Double Robotics is a manufacturer of telepresence robots. These robots allow employees who are working outside the office to join meetings, interact with their co-workers, and have a physical presence. It can also help doctors do their rounds, or teachers teach a class even when they are not physically in the hospital or classroom.
Rather than just being patched in via conference call, you can move around the boardroom and even see what is going on as if you are really there.
The Double 2 Telepresence Robot has a price tag starting at a hefty price, but it has several features that you would love. For example, you can easily drive the telepresence robot because it is very stable and can go over common obstacles that you find in the office, such as uneven floors, cables, and wires. You can go from one room to another without the robot toppling over.
Furthermore, you can move around with speeds of up to 1.8 miles per hour. You can also adjust the height of the screen, ranging from 47 inches to 59 inches. On a full charge, the robot can work for up to 10 hours.
It also works with a camera kit and an audio kit that extends the audio quality and video quality that you get from your mobile tablet. With a camera kit, for instance, you have 720 pixels high definition videos, while the audio kit delivers crisp and clear audio.
Needless to say, the Double 2 is more than just a mobile tablet on a remote-controlled stick.
The Double 2, however, is not the only option out there. Here are the alternatives you should consider.
Contents (Jump to)
- 1 VGo Communications VGo
- 2 Suitable Technologies Beam
- 3 Ohmni
- 4 The best telepresence robots compared
- 5 Side-by-side comparison: Double 2 vs. Beam vs. VGo vs. Ohmni
- 6 Final recommendations and the runners up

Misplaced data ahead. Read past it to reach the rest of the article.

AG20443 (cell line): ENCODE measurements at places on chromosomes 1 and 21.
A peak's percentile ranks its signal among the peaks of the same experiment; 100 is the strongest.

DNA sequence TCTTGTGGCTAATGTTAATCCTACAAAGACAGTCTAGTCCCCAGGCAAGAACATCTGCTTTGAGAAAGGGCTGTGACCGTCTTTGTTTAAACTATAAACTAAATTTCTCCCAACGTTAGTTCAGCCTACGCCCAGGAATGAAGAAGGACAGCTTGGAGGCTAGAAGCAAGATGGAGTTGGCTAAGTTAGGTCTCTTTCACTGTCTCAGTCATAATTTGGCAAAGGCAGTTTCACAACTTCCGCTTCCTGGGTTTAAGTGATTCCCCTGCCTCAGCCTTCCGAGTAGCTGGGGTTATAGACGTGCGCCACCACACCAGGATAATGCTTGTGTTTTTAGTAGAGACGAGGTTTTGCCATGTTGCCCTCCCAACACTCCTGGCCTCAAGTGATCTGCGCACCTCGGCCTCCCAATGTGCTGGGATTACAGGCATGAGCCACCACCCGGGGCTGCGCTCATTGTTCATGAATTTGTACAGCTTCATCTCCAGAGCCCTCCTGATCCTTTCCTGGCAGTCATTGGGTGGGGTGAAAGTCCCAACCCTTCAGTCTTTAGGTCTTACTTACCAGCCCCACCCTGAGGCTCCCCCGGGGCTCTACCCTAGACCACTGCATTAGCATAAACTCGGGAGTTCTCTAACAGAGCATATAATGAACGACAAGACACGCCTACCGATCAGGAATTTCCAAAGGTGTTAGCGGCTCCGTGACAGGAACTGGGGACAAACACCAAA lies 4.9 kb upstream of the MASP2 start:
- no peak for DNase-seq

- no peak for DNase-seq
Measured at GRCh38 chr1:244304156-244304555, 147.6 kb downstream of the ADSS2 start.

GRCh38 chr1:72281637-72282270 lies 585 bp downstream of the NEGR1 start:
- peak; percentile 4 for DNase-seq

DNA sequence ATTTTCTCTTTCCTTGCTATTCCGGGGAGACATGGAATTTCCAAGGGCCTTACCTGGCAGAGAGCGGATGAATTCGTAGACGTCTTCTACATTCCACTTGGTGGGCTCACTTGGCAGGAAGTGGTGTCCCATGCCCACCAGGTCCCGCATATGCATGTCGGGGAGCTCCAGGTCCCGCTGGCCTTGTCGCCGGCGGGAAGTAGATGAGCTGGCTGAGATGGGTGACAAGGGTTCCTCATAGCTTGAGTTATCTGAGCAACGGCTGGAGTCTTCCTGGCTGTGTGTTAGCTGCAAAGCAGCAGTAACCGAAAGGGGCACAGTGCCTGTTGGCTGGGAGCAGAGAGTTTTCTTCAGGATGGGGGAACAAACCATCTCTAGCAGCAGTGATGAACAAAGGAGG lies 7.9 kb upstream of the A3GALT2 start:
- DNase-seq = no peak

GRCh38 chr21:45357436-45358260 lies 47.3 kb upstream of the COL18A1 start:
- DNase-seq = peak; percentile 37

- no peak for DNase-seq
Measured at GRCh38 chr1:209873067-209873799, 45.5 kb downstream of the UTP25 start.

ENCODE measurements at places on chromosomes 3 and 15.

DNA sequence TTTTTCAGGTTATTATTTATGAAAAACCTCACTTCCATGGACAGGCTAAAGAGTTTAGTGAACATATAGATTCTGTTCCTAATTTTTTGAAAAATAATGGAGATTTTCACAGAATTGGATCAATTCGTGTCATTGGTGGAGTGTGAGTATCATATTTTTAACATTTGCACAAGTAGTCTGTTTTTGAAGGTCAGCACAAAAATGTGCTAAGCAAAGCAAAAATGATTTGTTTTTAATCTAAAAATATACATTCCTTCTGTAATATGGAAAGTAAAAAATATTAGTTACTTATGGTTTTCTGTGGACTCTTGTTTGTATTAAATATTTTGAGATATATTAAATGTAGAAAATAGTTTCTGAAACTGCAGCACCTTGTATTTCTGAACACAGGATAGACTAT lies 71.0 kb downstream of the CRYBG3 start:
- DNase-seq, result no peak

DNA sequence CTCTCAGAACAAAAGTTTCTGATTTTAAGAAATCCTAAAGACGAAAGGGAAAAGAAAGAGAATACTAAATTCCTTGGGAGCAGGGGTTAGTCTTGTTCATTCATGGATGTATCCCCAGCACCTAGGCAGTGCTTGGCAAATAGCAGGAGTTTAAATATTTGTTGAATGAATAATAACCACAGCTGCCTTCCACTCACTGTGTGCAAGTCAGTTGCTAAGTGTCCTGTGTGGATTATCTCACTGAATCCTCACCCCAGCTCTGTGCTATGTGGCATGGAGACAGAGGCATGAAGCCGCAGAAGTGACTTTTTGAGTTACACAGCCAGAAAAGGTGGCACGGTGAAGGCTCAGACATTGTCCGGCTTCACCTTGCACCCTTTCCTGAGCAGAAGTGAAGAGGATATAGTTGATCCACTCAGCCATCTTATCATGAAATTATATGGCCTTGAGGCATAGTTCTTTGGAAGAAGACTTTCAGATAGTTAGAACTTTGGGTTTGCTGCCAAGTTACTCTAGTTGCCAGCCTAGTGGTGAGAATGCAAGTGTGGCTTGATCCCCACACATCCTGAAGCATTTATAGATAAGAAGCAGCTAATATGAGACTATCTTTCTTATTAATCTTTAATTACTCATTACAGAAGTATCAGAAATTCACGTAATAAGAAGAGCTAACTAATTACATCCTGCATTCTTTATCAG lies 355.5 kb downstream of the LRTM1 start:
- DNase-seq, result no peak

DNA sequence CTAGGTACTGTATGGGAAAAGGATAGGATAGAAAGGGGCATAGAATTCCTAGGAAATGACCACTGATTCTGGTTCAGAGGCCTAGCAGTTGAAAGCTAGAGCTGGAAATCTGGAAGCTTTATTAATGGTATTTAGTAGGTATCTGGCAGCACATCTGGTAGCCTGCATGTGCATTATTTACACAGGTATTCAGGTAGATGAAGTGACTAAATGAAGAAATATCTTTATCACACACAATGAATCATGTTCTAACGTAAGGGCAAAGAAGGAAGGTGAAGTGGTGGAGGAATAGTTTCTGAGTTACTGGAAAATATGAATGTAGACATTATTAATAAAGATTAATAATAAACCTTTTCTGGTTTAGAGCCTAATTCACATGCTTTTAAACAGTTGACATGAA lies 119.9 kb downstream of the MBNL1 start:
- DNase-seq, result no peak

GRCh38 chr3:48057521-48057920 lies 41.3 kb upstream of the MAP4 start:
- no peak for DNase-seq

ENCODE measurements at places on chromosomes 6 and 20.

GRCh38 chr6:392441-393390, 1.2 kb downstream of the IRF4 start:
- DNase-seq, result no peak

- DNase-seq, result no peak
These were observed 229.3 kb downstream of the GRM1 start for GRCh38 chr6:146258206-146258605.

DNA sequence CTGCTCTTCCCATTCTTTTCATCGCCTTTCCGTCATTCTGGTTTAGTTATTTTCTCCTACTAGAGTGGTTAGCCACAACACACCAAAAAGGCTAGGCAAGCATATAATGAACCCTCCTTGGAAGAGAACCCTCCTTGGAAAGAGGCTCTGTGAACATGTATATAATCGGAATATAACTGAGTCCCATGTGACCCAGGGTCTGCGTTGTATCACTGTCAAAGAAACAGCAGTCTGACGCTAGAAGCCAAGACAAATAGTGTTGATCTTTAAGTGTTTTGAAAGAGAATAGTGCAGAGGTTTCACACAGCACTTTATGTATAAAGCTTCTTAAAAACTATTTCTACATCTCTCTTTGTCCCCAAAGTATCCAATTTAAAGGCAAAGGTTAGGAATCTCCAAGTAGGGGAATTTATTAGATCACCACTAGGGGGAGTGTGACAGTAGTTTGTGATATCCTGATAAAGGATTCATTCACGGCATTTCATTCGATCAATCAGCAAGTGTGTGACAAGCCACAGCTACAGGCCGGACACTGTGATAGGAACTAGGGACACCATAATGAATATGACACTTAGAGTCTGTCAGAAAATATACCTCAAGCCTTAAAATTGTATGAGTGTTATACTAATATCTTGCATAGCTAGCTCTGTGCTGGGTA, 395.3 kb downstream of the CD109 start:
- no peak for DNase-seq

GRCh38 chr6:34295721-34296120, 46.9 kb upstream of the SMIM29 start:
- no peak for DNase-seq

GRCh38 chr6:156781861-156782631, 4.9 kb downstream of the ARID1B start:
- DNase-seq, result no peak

VGo Communications VGo
The VGo Communications VGo does not require you to use your mobile tablet. It comes with its own six-inch display, camera, and microphones. It can go over rugs and uneven floors with ease, allowing it to go just about everywhere you want it to. You can tilt the head, and if the robot is within 10 meters of the charging dock, it will dock itself automatically, saving you the trouble of having to navigate the robot back to its base.
More than just allowing you to attend meetings even when you are outside the office, the VGo also has a lot of additional features that make using it a lot more convenient. For instance, there are LED lights on top of the camera so you can see where you are going even in dark hallways. You can also buy an optional extension if you find the VGo’s four-foot height a bit too low when interacting with people.
What could be better
Owning a VGo can prove to be very expensive. VGo sells higher for commercial establishments, but educational institutions can get it for less.
On top of that, you would need to pay for the subscription, which could set you back around $100 a month.
Suitable Technologies Beam
If you do not like how the Double 2 uses a mobile tablet for its screen, you can check out Suitable Technologies’ Beam telepresence robot. Beam has a 10-inch display that gives you crisp and clear videos. It also has two HDR cameras and speakers on board, as well as four microphones. If Double 2 comes with the optional camera kit and audio kit, Beam has all of these – screen, audio kit and camera kit – in one neat package.
At its price, it is much cheaper than the Double D. It also has a very low center of gravity that makes it very stable.
What could be better
Beam’s screen is fixed at 53 inches. This means that you would need to stare down at whoever is using it when you are standing up. You would not, however, have any problems when you are seated.
Battery run times is limited to two hours. If you need more than that, then you should consider buying the Beam Enhanced.
The biggest drawback to the Beam telepresence robot is that you have to pay $79 a year to keep on using it after three years. You cannot use the robot if you do not pay the $79. The good news is that the robot’s purchase price already covers the subscription fees for the first three years.
Ohmni joins this list because it breaks a lot of stereotypes when it comes to telepresence robots. For one, it is more affordable. Like the Beam and the VGo robots, Ohmni has an included screen, microphones, and a speaker. The screen is quite big at 10.8 inches. Video resolutions are high definition at 1080 pixels.